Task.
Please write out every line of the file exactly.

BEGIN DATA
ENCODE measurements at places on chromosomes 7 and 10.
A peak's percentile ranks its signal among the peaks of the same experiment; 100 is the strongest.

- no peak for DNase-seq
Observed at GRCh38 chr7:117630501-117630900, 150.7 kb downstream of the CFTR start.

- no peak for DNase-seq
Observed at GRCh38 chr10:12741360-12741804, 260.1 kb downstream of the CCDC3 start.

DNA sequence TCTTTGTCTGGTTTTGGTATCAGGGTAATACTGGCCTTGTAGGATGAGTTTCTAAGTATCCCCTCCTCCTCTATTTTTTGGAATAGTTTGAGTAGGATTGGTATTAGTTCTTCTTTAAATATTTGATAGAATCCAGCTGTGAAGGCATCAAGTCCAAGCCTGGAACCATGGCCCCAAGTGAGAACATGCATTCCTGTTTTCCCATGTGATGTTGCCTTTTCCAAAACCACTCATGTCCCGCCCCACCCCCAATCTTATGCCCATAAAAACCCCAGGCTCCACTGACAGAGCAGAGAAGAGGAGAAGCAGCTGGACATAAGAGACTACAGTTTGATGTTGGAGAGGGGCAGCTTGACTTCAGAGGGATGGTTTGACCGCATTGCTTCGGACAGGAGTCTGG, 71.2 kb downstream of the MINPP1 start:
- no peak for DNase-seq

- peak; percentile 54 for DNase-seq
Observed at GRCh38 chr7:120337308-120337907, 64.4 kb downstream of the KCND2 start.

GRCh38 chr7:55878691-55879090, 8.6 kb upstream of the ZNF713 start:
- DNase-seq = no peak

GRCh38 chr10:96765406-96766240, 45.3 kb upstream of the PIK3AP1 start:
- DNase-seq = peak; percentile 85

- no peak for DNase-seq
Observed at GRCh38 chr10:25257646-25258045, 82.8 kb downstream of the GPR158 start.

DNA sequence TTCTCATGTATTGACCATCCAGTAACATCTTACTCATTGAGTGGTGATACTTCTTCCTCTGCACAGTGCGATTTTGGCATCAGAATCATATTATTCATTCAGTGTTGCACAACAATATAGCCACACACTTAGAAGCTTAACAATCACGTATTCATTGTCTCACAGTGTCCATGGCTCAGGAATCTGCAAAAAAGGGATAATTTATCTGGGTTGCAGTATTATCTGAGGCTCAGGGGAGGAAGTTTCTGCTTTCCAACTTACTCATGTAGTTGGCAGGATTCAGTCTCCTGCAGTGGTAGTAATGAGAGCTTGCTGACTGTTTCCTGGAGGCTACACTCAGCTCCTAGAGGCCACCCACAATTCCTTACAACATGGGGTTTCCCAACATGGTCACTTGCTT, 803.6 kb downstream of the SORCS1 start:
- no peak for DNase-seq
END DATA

ENCODE measurements at places on chromosomes 7 and 10.
A peak's percentile ranks its signal among the peaks of the same experiment; 100 is the strongest.

- no peak for DNase-seq
Observed at GRCh38 chr7:117630501-117630900, 150.7 kb downstream of the CFTR start.

- no peak for DNase-seq
Observed at GRCh38 chr10:12741360-12741804, 260.1 kb downstream of the CCDC3 start.

DNA sequence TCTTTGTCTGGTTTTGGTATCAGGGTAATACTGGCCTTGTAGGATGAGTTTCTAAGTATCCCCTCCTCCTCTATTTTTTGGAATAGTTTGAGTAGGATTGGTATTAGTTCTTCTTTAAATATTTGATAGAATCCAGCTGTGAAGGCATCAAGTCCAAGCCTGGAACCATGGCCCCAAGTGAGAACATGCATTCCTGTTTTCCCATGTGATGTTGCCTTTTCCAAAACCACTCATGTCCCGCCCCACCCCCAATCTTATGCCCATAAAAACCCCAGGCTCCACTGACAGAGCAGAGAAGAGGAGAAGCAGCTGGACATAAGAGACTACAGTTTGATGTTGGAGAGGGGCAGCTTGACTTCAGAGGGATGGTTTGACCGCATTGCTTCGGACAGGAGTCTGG, 71.2 kb downstream of the MINPP1 start:
- no peak for DNase-seq

- peak; percentile 54 for DNase-seq
Observed at GRCh38 chr7:120337308-120337907, 64.4 kb downstream of the KCND2 start.

GRCh38 chr7:55878691-55879090, 8.6 kb upstream of the ZNF713 start:
- DNase-seq = no peak

GRCh38 chr10:96765406-96766240, 45.3 kb upstream of the PIK3AP1 start:
- DNase-seq = peak; percentile 85

- no peak for DNase-seq
Observed at GRCh38 chr10:25257646-25258045, 82.8 kb downstream of the GPR158 start.

DNA sequence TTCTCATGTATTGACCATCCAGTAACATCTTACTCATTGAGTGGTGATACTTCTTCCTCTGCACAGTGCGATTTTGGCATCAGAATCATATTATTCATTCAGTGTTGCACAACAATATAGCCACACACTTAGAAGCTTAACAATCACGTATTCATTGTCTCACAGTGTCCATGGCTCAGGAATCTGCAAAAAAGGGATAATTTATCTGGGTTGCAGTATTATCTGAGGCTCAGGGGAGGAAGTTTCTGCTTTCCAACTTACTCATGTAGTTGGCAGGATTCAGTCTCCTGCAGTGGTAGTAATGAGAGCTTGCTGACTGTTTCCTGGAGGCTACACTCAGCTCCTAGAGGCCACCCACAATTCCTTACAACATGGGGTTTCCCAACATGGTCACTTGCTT, 803.6 kb downstream of the SORCS1 start:
- no peak for DNase-seq